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Fort Lewis’ Health and Human Performance Center is powering future Olympians

Schlessman Family Hall has helped numerous successful Durango cyclists
Professional mountain biker Riley Amos trains in Schlessman Hall, the new Health and Human Performance Center, before his World Cup wins in Brazil. (Keiran Eagen/Special to the Herald)

Durango is a hotbed for producing Olympic cycling, mountain biking and off-road racing talent.

While there are plenty of incredible trails and roads to ride on at elevation, many top riders around town have visited Fort Lewis College’s Health and Human Performance Center to work with Rotem Ishay to push their riding to the next level.

Ishay is the lab coordinator at the Human Performance Lab and the exercise specialist at Durango Performance Center. He first arrived in Durango in 2008 to attend FLC and join the prestigious FLC cycling team.

“As soon as I got to FLC, I fell in love with exercise physiology and I went to school in the same department,” Ishay said. “It used to be called Exercise Science. Now it's called Health and Human Performance.”

Ishay graduated from FLC in 2012. Thanks to internships and research he did at FLC, he was able to get a job under Doctor Bruce Andrea at the Durango Performance Center while he was racing mountain bikes professionally.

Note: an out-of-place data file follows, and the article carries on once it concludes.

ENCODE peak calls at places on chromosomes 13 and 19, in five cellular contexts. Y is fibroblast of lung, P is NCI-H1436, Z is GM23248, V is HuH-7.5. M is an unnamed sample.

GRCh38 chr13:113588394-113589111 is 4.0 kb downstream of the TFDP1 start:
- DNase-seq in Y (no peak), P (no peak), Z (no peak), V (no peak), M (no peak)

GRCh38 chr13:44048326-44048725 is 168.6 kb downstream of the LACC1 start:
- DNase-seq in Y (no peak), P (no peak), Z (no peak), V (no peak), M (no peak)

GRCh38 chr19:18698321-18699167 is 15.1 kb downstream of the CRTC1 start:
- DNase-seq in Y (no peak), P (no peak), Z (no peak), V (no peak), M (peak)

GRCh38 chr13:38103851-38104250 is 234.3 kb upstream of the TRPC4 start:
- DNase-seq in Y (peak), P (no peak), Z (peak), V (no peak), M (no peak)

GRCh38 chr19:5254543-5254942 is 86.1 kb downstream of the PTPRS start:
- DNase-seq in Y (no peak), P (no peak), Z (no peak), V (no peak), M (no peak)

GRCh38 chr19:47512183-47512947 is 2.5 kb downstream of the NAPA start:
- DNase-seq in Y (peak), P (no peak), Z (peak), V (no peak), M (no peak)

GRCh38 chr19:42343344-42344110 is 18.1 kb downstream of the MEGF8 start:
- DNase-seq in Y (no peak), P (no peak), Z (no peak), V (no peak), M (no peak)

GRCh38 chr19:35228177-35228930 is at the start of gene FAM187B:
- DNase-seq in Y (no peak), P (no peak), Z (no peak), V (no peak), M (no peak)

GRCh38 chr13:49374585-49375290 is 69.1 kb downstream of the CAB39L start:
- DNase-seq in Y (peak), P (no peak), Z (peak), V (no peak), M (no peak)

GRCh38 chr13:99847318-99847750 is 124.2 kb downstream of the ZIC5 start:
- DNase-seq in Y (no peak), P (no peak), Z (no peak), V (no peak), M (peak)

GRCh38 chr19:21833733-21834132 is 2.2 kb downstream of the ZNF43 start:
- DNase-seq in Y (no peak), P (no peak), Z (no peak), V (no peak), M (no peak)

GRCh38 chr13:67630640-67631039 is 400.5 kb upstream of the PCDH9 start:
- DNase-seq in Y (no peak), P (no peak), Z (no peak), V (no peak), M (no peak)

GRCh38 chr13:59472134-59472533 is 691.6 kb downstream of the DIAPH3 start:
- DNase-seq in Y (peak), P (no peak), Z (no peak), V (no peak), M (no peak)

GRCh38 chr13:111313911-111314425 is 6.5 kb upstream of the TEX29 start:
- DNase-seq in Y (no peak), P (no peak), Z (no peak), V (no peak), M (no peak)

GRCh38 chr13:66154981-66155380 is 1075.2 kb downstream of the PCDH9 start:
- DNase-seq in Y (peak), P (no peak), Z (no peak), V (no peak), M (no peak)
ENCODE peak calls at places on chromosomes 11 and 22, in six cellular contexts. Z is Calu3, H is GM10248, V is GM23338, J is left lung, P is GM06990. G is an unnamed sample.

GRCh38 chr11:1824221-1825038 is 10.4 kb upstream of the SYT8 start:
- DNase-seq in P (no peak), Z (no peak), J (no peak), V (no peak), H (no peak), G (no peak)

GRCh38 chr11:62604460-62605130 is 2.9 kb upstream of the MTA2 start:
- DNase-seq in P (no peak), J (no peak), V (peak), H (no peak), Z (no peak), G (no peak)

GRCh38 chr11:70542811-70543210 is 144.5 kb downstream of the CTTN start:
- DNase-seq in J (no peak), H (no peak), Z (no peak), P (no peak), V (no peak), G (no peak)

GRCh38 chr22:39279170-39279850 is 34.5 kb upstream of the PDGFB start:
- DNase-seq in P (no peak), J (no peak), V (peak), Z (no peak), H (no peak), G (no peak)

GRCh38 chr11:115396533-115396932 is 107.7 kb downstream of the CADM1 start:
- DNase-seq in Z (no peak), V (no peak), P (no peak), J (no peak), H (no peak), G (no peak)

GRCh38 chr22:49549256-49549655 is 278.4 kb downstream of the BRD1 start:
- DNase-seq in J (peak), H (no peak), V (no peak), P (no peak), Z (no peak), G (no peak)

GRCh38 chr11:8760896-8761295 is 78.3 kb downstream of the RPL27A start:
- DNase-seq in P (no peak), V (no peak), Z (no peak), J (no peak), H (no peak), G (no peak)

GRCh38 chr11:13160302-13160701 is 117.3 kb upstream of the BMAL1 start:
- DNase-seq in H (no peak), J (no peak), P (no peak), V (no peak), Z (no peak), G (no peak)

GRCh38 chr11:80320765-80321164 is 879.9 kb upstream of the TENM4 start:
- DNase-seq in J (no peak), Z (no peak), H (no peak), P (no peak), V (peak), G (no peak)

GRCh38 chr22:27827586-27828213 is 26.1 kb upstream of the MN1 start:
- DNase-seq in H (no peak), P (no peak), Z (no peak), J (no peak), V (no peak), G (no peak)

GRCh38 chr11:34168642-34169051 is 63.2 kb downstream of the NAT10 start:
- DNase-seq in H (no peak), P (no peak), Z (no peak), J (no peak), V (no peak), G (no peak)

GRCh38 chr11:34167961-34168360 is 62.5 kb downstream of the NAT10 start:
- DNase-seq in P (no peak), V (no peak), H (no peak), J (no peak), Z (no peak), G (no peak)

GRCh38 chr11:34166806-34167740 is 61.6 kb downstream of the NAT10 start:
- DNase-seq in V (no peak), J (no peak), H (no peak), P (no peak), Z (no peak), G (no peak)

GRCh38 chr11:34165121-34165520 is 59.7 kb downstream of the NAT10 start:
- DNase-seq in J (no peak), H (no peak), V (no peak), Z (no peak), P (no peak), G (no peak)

Ishay has worked at FLC since 2016. A year or two before COVID-19 hit, the project of remodeling and re-purposing the Health and Human Performance Department into a new building began.

The new building was a big necessity for FLC because that department is one of the biggest on campus in terms of enrollment and was one of the fastest growing, according to Ishay.

At the time, the facilities were very minimal and an old dance studio was converted into a sports lab, combining a biomechanics lab, nutrition lab, physiology lab and adapted exercise lab into one space.

Therefore, FLC got in a queue to receive funding from the state of Colorado to help with the project. When the pandemic arrived, Ishay and FLC thought they lost their chance. Luckily, FLC moved up the queue and eventually got $30 million in state funding.